Pamela Anderson, Uncensored and on Her Own Terms: “It’s a Scary Place, but I Like Scary Places”


When Pamela Anderson was growing up, her mother told her there was no such thing as natural beauty. Beauty required at least an hour in front of a mirror, she explained, and if you brushed and and powdered and glossed enough, beauty was power.

Speaking to Vanity Fair from her hometown of Ladysmith, Canada, Anderson recalls that her mother’s notes on her TV show appearances or editorial spreads have always been about the hair or makeup: “She doesn’t hear what I’m saying or talking about. She’s just looking at the pictures.”

Now, Anderson is 55 years old and done playing the “Barbie doll cartoon character” whose dialogue doesn’t matter, she says. She’s shed the teased hair, liquid eyeliner, and skintight dresses for loose-fitting sweaters practical enough for lawn work. (This morning, between an NPR interview and journaling a few pages of her stream of consciousness thoughts, she raked leaves.)

Billions of people have seen her body in various stages of undress—covering Playboy, slow-jogging on Baywatch, and cavorting in a private home movie that was stolen from her and former husband Tommy Lee’s home and uploaded on the internet, never to disappear. (Anderson says she did not make a cent from the tape, whose release earned the distributors $77 million in less than 12 months and deeply traumatized Anderson.) Yet, just ahead of releasing her HarperCollins-published memoir, Love, Pamela, and her Netflix documentary, Pamela, a love story, in which she emotionally bares all, she feels more vulnerable than she’s felt in her 50-odd years.

Speaking from a piano bench in her home, she calls the impending January 31 dual debut date frightening. “I don’t know how they will be received,” she says. “It’s a scary place, but I like scary places.” Well practiced in the art of deflection, she adds an oft-repeated, self-deprecating coda: “People don’t really associate me with big expectations, so I can only surprise people. I don’t have a lot to live up to.”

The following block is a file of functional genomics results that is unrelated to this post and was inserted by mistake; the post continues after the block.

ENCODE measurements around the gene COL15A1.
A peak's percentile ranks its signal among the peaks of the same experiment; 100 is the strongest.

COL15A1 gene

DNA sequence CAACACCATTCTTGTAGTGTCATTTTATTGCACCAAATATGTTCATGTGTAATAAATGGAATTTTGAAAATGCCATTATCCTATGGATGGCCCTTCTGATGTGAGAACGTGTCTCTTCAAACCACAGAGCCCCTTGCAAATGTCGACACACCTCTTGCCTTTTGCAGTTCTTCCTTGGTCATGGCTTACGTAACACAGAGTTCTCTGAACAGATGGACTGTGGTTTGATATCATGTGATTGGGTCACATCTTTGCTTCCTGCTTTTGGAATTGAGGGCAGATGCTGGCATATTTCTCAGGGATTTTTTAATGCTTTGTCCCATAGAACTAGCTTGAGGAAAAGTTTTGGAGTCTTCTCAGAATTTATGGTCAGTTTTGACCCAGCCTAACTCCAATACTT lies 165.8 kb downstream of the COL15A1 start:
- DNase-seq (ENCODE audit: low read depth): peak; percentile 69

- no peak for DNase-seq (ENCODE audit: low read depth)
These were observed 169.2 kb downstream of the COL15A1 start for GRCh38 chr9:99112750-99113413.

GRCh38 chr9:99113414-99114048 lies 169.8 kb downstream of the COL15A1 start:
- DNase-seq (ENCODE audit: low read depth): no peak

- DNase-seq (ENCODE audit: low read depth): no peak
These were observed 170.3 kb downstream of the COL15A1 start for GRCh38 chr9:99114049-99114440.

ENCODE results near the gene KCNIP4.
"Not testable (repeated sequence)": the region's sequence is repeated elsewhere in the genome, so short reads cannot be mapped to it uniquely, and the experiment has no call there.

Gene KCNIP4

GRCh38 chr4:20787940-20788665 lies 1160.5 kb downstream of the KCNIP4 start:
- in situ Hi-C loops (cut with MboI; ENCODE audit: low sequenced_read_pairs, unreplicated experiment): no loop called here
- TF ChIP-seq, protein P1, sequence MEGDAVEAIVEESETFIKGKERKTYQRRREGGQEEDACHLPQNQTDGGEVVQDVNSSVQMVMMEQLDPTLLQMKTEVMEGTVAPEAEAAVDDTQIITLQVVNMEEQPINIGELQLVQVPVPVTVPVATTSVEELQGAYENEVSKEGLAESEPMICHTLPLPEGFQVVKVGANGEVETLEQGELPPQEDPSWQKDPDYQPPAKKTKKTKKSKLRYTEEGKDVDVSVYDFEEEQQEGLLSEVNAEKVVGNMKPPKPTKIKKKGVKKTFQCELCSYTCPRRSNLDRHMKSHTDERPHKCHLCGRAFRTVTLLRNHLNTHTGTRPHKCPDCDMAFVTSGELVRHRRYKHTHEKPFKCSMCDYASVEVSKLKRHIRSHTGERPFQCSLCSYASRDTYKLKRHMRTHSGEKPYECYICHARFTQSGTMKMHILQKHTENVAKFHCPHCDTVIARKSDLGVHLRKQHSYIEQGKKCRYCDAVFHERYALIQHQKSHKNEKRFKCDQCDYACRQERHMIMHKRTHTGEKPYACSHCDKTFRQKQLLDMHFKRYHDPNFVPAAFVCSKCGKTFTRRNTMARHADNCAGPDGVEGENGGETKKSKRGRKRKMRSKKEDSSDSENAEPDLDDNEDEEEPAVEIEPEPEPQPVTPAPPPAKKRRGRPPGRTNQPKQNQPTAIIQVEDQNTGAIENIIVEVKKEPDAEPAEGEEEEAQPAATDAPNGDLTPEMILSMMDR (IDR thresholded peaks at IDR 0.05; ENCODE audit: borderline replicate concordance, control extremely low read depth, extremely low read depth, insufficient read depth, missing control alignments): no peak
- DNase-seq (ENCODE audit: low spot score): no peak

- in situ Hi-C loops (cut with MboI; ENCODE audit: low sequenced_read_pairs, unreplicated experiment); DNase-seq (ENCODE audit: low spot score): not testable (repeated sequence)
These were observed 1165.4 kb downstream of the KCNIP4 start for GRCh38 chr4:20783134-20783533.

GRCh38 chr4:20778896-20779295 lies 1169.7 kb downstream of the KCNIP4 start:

She doesn’t know if the world will accept this new, natural iteration of herself. In the documentary, like on this FaceTime, she is lovely, if completely makeup-free. She points to her face.

“If people love me like this, then it could be good,” Anderson tells herself. “I’m almost 56 years old. This is it. It’s not that bad.” Last year, when Anderson’s mother caught her daughter filming the documentary in a loose-fitting dress, she scoffed, “You’re not even showing off your figure anymore.” Anderson remembers retorting, “I don’t know, mom. Just let me go through this.”

“This” being a kind of metamorphic awakening for Anderson that began with a broken heart and a sold Malibu beach house. “A broken heart is always an interesting place to be,” she muses. “It’s always an artistic place, anyway.” During the pandemic, Anderson closed out the chapter of her life spent in the elite California zip code and returned to her roots: Canadian normalcy. She started renovating a house and felt fulfilled in making it “my art project”—designing and decorating her new life. On top of the upright piano behind her is one of the first paintings she purchased—a stormy landscape in a gilded frame—plus a framed snapshot of her and her golden retriever Zeus in front of the Louvre. (“He’d only poop at the Louvre,” she explains.) Speaking about the house renovation, she says she started to “romanticize everything. Everyone was looking good—all the contractors that were here.” She married one in December 2020, and around the time the marriage ended, about a year later—“It ended up being a disaster”—she was ready for some serious introspection.

Anderson in her Netflix documentary. 

Courtesy of Netflix.

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